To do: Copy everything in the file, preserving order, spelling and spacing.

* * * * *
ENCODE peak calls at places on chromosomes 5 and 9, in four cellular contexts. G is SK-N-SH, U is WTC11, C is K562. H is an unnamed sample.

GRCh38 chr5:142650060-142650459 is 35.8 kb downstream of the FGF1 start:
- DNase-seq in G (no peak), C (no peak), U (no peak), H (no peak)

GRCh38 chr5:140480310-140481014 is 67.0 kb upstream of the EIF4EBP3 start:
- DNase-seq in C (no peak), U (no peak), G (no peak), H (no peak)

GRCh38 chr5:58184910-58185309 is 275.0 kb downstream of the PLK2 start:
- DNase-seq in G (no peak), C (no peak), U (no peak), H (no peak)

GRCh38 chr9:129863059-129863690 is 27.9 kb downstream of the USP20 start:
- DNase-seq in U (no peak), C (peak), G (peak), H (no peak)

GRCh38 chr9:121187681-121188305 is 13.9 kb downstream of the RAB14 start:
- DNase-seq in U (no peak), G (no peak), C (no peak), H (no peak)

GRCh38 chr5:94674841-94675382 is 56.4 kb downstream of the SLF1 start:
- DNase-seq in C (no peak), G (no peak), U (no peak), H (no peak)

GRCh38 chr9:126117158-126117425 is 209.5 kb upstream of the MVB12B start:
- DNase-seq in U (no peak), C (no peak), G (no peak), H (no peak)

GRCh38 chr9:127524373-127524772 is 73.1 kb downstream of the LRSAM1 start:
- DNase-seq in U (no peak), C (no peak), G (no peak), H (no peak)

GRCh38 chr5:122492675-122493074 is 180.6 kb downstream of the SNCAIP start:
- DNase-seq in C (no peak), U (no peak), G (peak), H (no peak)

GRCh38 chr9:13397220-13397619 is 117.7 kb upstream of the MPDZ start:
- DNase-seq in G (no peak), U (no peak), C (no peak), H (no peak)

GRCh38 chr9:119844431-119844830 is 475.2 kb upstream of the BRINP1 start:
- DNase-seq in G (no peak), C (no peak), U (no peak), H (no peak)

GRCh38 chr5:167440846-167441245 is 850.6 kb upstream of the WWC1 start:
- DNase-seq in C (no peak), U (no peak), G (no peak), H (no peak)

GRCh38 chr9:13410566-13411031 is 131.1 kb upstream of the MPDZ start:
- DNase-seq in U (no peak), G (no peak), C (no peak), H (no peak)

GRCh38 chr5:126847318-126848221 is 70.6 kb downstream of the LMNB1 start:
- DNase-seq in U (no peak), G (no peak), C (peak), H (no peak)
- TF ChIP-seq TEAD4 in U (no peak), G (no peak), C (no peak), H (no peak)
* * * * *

ENCODE peak calls at places on chromosomes 5 and 9, in four cellular contexts. G is SK-N-SH, U is WTC11, C is K562. H is an unnamed sample.

GRCh38 chr5:142650060-142650459 is 35.8 kb downstream of the FGF1 start:
- DNase-seq in G (no peak), C (no peak), U (no peak), H (no peak)

GRCh38 chr5:140480310-140481014 is 67.0 kb upstream of the EIF4EBP3 start:
- DNase-seq in C (no peak), U (no peak), G (no peak), H (no peak)

GRCh38 chr5:58184910-58185309 is 275.0 kb downstream of the PLK2 start:
- DNase-seq in G (no peak), C (no peak), U (no peak), H (no peak)

GRCh38 chr9:129863059-129863690 is 27.9 kb downstream of the USP20 start:
- DNase-seq in U (no peak), C (peak), G (peak), H (no peak)

GRCh38 chr9:121187681-121188305 is 13.9 kb downstream of the RAB14 start:
- DNase-seq in U (no peak), G (no peak), C (no peak), H (no peak)

GRCh38 chr5:94674841-94675382 is 56.4 kb downstream of the SLF1 start:
- DNase-seq in C (no peak), G (no peak), U (no peak), H (no peak)

GRCh38 chr9:126117158-126117425 is 209.5 kb upstream of the MVB12B start:
- DNase-seq in U (no peak), C (no peak), G (no peak), H (no peak)

GRCh38 chr9:127524373-127524772 is 73.1 kb downstream of the LRSAM1 start:
- DNase-seq in U (no peak), C (no peak), G (no peak), H (no peak)

GRCh38 chr5:122492675-122493074 is 180.6 kb downstream of the SNCAIP start:
- DNase-seq in C (no peak), U (no peak), G (peak), H (no peak)

GRCh38 chr9:13397220-13397619 is 117.7 kb upstream of the MPDZ start:
- DNase-seq in G (no peak), U (no peak), C (no peak), H (no peak)

GRCh38 chr9:119844431-119844830 is 475.2 kb upstream of the BRINP1 start:
- DNase-seq in G (no peak), C (no peak), U (no peak), H (no peak)

GRCh38 chr5:167440846-167441245 is 850.6 kb upstream of the WWC1 start:
- DNase-seq in C (no peak), U (no peak), G (no peak), H (no peak)

GRCh38 chr9:13410566-13411031 is 131.1 kb upstream of the MPDZ start:
- DNase-seq in U (no peak), G (no peak), C (no peak), H (no peak)

GRCh38 chr5:126847318-126848221 is 70.6 kb downstream of the LMNB1 start:
- DNase-seq in U (no peak), G (no peak), C (peak), H (no peak)
- TF ChIP-seq TEAD4 in U (no peak), G (no peak), C (no peak), H (no peak)